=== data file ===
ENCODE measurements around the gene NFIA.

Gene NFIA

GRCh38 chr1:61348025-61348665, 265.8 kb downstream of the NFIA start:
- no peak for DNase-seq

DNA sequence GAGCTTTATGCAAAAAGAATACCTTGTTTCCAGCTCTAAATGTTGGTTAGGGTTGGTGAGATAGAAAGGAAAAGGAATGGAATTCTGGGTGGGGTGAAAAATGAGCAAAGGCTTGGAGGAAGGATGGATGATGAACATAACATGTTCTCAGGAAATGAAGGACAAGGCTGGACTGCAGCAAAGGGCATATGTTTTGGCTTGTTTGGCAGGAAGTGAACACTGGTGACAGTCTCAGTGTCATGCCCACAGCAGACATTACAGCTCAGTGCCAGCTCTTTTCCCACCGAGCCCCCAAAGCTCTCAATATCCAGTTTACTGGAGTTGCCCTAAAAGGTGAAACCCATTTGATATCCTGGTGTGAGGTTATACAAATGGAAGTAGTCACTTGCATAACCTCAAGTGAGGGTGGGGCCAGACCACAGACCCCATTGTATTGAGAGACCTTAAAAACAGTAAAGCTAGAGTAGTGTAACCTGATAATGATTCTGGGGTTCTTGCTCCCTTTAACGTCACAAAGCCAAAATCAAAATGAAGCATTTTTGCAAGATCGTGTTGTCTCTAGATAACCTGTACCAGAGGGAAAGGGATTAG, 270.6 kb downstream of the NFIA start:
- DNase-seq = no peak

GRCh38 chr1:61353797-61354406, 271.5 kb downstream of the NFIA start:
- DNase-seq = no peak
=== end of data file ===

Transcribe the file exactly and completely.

ENCODE measurements around the gene NFIA.

Gene NFIA

GRCh38 chr1:61348025-61348665, 265.8 kb downstream of the NFIA start:
- no peak for DNase-seq

DNA sequence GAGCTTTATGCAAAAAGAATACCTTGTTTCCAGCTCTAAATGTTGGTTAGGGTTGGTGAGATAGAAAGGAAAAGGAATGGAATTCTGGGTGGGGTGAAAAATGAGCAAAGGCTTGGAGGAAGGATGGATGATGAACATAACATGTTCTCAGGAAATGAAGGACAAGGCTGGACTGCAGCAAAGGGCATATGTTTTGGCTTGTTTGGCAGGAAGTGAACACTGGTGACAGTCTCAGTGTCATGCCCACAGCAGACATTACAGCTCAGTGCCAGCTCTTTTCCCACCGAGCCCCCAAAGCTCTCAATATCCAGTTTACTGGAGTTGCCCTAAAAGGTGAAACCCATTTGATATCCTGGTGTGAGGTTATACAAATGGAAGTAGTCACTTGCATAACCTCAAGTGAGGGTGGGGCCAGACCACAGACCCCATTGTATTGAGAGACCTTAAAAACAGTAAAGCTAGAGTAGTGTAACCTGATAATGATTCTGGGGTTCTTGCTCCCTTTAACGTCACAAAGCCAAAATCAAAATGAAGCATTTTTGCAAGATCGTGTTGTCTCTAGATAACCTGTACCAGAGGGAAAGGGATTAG, 270.6 kb downstream of the NFIA start:
- DNase-seq = no peak

GRCh38 chr1:61353797-61354406, 271.5 kb downstream of the NFIA start:
- DNase-seq = no peak